Always error on the side of light pressure when brushing your dog’s teeth. Aggressive or heavy-handed brushing can cause irritation and even bleeding. If your dog is smaller, you can use a short-handled brush or even special silicone brushes that fit onto your finger. If you have a larger-breed dog, use a long-handled brush to reach to the back of their molars. 

What if my dog doesn’t let me brush his teeth?

Suppose you’re nervous about going near their mouth with your hands. In that case, you can use less invasive tools such as the aforementioned dental kibble, greenie treats, oral sprays, water-soluble rinses, or dental wipes. 

Mouthwashes won’t be a substitute for active brushing (looking at you… former randomly-assigned Freshman year roommate), but if your dog is more prone to biting, anxiety, or for any other reason will not tolerate you near their mouth, these alternatives are better than no routine at all. This will mean, of course, that they may need to see a veterinary dentist more often. In fact, showing aggression when you try to touch their mouth can signify they might have dental problems, as they could be reacting out of pain. 

If biting or aversion is a frequent problem, consult a professional trainer for additional strategies and consult your vet about other methods or products you can use in the interim.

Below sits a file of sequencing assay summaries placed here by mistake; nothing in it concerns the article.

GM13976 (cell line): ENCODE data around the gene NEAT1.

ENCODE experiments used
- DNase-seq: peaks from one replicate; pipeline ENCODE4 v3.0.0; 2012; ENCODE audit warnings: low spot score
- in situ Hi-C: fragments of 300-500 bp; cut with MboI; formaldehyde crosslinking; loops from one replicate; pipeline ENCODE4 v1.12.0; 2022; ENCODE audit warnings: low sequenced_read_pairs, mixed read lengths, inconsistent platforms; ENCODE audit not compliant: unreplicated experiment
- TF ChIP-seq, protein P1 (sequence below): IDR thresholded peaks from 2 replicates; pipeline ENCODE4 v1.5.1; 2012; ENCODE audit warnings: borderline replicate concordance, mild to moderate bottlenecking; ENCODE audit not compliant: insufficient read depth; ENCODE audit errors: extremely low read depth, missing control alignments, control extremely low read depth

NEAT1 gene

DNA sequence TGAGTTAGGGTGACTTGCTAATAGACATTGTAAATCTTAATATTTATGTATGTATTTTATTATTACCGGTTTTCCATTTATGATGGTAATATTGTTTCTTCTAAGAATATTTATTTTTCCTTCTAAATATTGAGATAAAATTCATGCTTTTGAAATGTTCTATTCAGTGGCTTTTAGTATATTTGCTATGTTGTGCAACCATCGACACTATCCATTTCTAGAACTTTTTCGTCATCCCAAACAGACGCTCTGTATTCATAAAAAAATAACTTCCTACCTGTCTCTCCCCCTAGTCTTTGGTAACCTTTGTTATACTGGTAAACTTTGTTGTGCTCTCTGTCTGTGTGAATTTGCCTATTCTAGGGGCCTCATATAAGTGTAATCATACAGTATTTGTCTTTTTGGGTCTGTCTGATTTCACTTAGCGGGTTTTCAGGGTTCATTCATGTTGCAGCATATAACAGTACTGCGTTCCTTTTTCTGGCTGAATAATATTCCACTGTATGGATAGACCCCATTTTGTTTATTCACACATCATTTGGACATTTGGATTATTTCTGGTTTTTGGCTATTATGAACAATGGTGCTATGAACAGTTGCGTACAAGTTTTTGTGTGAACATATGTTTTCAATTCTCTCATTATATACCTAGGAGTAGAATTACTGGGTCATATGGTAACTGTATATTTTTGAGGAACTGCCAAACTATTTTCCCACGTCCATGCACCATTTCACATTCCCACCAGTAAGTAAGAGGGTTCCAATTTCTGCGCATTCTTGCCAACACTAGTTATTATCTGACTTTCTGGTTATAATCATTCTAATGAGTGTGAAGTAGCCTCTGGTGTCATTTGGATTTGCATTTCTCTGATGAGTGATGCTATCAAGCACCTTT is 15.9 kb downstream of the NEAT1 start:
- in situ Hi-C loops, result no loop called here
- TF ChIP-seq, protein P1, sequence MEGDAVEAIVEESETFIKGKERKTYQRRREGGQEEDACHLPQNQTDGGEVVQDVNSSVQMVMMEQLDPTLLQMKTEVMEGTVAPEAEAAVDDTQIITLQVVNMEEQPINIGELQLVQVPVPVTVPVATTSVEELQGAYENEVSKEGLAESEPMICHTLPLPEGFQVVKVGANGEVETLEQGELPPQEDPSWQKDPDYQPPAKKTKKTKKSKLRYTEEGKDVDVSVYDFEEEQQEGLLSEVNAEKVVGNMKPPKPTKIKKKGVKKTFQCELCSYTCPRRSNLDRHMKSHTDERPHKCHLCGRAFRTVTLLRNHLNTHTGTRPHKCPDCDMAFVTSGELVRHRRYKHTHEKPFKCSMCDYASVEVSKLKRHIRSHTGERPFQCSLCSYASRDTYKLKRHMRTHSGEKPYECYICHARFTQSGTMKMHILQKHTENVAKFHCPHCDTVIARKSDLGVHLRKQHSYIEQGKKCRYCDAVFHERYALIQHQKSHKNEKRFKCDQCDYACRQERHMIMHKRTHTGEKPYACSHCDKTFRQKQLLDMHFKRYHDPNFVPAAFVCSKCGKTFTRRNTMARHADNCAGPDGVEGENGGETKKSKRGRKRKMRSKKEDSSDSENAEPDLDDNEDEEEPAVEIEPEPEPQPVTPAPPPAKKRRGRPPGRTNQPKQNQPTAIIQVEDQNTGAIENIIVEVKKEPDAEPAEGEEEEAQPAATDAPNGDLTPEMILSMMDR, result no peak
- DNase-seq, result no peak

Annual dental visits for dogs

Like humans, dogs should see a dentist at least once a year. Most veterinary centers will provide dentistry, though there are specialized veterinary dental centers out there. During these checkups, dogs are put under anesthesia (to prevent biting or other adverse reactions) for a complete examination and cleaning: plaque and tartar removal, x-rays, polishing, and gum inspections are routine. 

To tell if your dog is developing dental problems that need more immediate attention, watch how they eat and chew. Are they dropping food frequently, favoring one side of their mouth, or otherwise uncomfortable when eating or chewing toys? Are their gums reddening or developing plaque, or do they consistently have rancid breath? Take note of any changes in their behavior and check their mouth every so often for discoloration on their teeth and gum line.  

The easiest way to remember how to take care of your dogs’ teeth is to remember how you would take care of your teeth. Would you brush your teeth only once or twice a week, or never? Would you only ever use mouthwashes? When was the last time you saw a dentist? These same principles apply just as well to doggie dental care. Brushing, proper diet, consistency, and annual professional care are the tenants of good oral health. This way, the next time your dog greets you in the morning with a big wet face lick, it’s a breath of fresh air!


Thank you, Nathaniel, for this guide to doggie dental care! Windy City Paws is a Fear Free Chicago dog walker and petsitter committed to providing helpful information to Chicago dog owners through its blog.